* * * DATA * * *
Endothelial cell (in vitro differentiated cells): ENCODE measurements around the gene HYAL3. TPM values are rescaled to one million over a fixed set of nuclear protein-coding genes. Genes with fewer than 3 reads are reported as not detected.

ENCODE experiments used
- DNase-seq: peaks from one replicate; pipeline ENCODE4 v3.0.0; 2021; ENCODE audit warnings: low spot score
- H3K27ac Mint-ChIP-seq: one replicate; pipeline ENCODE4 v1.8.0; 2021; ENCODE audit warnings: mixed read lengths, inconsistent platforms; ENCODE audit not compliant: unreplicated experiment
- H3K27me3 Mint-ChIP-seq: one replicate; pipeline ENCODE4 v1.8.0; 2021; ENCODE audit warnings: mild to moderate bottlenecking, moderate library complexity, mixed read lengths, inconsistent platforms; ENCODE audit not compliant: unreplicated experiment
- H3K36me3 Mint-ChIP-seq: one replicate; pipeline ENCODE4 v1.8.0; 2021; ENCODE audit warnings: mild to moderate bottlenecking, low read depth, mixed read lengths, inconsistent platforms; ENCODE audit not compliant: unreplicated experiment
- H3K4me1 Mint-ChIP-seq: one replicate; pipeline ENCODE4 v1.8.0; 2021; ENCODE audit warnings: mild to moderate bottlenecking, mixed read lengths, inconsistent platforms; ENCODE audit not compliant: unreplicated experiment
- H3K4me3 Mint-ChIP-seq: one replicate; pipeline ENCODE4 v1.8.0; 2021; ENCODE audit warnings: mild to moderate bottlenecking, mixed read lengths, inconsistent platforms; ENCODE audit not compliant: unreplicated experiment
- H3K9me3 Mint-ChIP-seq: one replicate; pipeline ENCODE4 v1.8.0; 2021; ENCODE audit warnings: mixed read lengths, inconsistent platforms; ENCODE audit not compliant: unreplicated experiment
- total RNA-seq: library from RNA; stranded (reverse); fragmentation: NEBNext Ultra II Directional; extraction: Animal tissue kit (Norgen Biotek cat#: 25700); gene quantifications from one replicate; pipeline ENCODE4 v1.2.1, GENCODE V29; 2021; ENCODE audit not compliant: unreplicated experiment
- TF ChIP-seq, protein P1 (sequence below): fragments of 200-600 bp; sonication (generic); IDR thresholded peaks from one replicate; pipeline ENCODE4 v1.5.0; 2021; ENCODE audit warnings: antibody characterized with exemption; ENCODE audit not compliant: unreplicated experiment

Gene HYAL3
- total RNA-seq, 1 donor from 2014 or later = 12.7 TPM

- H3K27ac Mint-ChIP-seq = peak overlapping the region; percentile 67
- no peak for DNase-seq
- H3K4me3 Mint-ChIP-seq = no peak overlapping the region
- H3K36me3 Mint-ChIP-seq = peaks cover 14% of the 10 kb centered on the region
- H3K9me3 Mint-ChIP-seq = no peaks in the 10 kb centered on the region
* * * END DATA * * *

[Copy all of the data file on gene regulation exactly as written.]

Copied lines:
Endothelial cell (in vitro differentiated cells): ENCODE measurements around the gene HYAL3. TPM values are rescaled to one million over a fixed set of nuclear protein-coding genes. Genes with fewer than 3 reads are reported as not detected.

ENCODE experiments used
- DNase-seq: peaks from one replicate; pipeline ENCODE4 v3.0.0; 2021; ENCODE audit warnings: low spot score
- H3K27ac Mint-ChIP-seq: one replicate; pipeline ENCODE4 v1.8.0; 2021; ENCODE audit warnings: mixed read lengths, inconsistent platforms; ENCODE audit not compliant: unreplicated experiment
- H3K27me3 Mint-ChIP-seq: one replicate; pipeline ENCODE4 v1.8.0; 2021; ENCODE audit warnings: mild to moderate bottlenecking, moderate library complexity, mixed read lengths, inconsistent platforms; ENCODE audit not compliant: unreplicated experiment
- H3K36me3 Mint-ChIP-seq: one replicate; pipeline ENCODE4 v1.8.0; 2021; ENCODE audit warnings: mild to moderate bottlenecking, low read depth, mixed read lengths, inconsistent platforms; ENCODE audit not compliant: unreplicated experiment
- H3K4me1 Mint-ChIP-seq: one replicate; pipeline ENCODE4 v1.8.0; 2021; ENCODE audit warnings: mild to moderate bottlenecking, mixed read lengths, inconsistent platforms; ENCODE audit not compliant: unreplicated experiment
- H3K4me3 Mint-ChIP-seq: one replicate; pipeline ENCODE4 v1.8.0; 2021; ENCODE audit warnings: mild to moderate bottlenecking, mixed read lengths, inconsistent platforms; ENCODE audit not compliant: unreplicated experiment
- H3K9me3 Mint-ChIP-seq: one replicate; pipeline ENCODE4 v1.8.0; 2021; ENCODE audit warnings: mixed read lengths, inconsistent platforms; ENCODE audit not compliant: unreplicated experiment
- total RNA-seq: library from RNA; stranded (reverse); fragmentation: NEBNext Ultra II Directional; extraction: Animal tissue kit (Norgen Biotek cat#: 25700); gene quantifications from one replicate; pipeline ENCODE4 v1.2.1, GENCODE V29; 2021; ENCODE audit not compliant: unreplicated experiment
- TF ChIP-seq, protein P1 (sequence below): fragments of 200-600 bp; sonication (generic); IDR thresholded peaks from one replicate; pipeline ENCODE4 v1.5.0; 2021; ENCODE audit warnings: antibody characterized with exemption; ENCODE audit not compliant: unreplicated experiment

Gene HYAL3
- total RNA-seq, 1 donor from 2014 or later = 12.7 TPM

- H3K27ac Mint-ChIP-seq = peak overlapping the region; percentile 67
- no peak for DNase-seq
- H3K4me3 Mint-ChIP-seq = no peak overlapping the region
- H3K36me3 Mint-ChIP-seq = peaks cover 14% of the 10 kb centered on the region
- H3K9me3 Mint-ChIP-seq = no peaks in the 10 kb centered on the region